London Burlesque is Getting Even Sexier and Here’s Why
21st Century Burlesque Magazine has documented the contemporary burlesque scene…
Jennifer Taylor explains how a new taste for tease has shaped the face of London burlesque…
Things are getting raunchier in London’s burlesque scene.
A new sexual revolution has helped fuel the mainstream popularity of burlesque, once considered alternative entertainment – audiences now are sassier and more sexed-up, thanks to a glut of naked flesh in popular culture. Burlesque performers, never shy about getting their kit off, are welcoming these new audiences with open arms into their nipple-tasselled bosoms, stripping off more and more layers.
At the start of the burlesque revival it was corsets, frilly knickers and feather fans that dominated the stage – now we’ve moved from big vintage knickers to the G-string, to the C-string, to the merkin. The merkin, a pubic wig in the form of an oversized vajazzle, was not something I saw on the burlesque stage in London ten years ago.
Stripping nearly naked is nothing new in this world though; tastes have changed, not burlesque. “In the 1930s one of the most famous performers stripped naked and smoked a cigar with her pussy,” says cabaret star Dusty Limits. “We think we’re so progressive but it’s really nothing new. The puritanical drive against display is a historical blip.”
That blip may be ending, thinks London burlesque sensation Miss Polly Rae. “Tinder is something that’s helped change attitudes to sex,” she says. “It’s more acceptable to enjoy casual sex now, and you can find it like that.” She clicks her fingers dismissively. And if you haven’t been merrily Tinder-fucking away, you can’t have missed the tits-and-arse parade that is Game of Thrones – it’s fair to say no-one’s shocked anymore.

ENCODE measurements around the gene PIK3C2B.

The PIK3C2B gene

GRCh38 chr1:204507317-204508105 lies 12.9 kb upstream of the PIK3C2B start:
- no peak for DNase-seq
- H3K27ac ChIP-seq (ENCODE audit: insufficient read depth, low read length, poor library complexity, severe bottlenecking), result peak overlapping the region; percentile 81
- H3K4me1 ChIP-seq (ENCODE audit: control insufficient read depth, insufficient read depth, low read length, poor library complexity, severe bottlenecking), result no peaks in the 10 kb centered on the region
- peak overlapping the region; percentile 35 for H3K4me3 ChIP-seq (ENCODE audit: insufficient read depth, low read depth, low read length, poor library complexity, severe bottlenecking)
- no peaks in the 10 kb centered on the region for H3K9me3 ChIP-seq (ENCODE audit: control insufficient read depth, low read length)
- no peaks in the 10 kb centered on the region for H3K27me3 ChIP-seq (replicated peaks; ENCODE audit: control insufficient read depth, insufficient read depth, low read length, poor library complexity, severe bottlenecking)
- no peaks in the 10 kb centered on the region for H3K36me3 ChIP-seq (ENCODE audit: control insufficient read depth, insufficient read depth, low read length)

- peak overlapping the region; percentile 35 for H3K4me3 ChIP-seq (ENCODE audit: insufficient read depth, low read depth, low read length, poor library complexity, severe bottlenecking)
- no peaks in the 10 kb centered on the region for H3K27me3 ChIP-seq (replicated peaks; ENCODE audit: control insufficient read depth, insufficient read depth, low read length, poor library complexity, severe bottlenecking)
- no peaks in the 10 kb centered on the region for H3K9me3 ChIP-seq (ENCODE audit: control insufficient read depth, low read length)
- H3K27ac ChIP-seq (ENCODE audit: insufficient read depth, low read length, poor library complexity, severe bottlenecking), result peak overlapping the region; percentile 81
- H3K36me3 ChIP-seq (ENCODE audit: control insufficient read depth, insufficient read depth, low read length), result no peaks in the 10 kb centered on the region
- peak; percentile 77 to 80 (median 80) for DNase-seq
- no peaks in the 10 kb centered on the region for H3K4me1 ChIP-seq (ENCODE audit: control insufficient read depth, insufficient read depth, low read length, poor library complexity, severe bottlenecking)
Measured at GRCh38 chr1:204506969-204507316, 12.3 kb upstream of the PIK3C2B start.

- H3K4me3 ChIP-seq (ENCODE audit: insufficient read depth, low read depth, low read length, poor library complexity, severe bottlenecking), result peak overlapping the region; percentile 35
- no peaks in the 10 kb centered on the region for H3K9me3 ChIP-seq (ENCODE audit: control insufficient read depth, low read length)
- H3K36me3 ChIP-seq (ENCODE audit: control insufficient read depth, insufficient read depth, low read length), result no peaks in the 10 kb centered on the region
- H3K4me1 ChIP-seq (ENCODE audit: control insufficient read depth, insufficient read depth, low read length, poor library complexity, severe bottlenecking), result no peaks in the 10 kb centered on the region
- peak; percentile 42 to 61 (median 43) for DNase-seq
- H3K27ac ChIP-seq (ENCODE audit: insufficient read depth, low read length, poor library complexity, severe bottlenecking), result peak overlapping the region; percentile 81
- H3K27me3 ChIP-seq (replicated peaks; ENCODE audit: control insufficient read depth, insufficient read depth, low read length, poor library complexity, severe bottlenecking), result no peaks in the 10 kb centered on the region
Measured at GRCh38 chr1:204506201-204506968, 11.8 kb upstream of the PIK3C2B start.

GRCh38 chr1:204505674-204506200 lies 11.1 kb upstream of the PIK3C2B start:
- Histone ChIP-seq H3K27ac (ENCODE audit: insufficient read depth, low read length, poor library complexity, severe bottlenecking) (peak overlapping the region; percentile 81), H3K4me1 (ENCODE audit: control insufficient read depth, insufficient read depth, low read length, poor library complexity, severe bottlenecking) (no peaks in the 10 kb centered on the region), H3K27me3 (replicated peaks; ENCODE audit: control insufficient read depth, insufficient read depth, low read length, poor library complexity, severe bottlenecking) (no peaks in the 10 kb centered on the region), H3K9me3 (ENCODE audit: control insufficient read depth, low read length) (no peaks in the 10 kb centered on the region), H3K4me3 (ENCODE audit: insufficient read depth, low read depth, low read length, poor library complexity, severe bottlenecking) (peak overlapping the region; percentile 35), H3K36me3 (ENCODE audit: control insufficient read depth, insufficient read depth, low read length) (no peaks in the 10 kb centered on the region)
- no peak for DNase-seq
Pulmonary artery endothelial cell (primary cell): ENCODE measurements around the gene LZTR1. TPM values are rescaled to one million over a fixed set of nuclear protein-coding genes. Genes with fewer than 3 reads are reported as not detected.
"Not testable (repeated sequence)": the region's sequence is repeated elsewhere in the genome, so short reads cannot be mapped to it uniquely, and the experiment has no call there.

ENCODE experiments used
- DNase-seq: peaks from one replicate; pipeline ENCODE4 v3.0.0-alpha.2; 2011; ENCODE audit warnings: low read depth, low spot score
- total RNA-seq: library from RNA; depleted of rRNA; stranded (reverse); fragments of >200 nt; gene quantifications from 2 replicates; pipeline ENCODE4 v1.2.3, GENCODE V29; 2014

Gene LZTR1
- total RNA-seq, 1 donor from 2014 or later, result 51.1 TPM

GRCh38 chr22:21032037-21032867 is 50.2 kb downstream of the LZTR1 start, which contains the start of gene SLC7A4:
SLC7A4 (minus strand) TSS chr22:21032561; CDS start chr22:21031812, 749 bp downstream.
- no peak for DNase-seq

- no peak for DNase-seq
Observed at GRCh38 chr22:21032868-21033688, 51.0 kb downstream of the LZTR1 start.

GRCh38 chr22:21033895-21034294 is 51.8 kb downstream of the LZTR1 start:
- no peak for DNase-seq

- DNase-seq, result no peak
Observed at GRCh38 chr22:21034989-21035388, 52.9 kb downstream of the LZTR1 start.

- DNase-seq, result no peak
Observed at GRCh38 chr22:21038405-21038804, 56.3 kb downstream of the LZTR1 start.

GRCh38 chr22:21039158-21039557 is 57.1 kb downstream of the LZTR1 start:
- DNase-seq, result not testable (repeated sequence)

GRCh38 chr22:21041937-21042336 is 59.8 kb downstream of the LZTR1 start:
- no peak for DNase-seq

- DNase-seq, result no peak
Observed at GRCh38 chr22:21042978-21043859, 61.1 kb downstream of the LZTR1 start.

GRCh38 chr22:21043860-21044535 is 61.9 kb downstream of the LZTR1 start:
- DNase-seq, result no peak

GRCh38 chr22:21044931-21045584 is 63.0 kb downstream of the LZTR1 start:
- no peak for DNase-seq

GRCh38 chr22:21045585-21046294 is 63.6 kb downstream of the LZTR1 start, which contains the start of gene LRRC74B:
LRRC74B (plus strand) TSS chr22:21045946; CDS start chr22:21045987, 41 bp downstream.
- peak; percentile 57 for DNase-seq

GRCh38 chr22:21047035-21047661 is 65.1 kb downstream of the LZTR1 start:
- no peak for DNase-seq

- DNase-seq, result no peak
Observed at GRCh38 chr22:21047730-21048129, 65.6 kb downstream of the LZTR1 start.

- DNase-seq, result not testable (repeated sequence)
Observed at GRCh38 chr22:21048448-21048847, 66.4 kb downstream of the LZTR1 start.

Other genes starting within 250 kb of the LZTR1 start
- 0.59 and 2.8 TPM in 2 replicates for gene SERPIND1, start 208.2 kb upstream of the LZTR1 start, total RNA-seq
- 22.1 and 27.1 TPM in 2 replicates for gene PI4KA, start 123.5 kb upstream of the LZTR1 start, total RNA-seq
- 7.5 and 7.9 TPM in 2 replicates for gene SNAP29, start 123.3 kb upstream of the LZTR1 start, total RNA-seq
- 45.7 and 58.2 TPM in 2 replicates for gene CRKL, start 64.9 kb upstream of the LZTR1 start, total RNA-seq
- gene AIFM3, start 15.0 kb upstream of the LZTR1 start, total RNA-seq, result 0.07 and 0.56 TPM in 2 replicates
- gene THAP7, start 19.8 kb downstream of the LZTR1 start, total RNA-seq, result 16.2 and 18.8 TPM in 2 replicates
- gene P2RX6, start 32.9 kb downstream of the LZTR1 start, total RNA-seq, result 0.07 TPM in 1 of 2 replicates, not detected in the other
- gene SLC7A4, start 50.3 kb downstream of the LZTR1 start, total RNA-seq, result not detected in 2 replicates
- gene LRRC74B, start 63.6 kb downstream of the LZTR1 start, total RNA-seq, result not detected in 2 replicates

Then there’s 2011’s trash-sex-novel phenomenon 50 Shades of Grey, which brought S&M to housewives the world over and made burlesque all the more palatable in the mainstream. “It helped. You can walk into a sex shop now the way you walk into a Topshop,” Polly says.
But Polly admits that performers have to know what they’re doing with explicit acts – a seasoned pro, she knows it’s still all about titillation. “If you take it too far, the performance can lose its allure – if you take the element of tease away, you’ve got nowhere to go,” she says.
While audiences became more de-sensitised to nudity, London’s heart of burlesque experienced its own dressing down. The city has been stripped of several significant venues such Madame Jojo’s, the Black Cap in Camden, and The Soho Revue Bar. The saturation of the market seen at the start of the burlesque revival has been squeezed out, leaving professional performers competing to produce the best quality acts.
“It’s less about striptease and more about skill,” says Polly. “Unless you’re really, really good, it’s no longer enough just to take off your clothes.”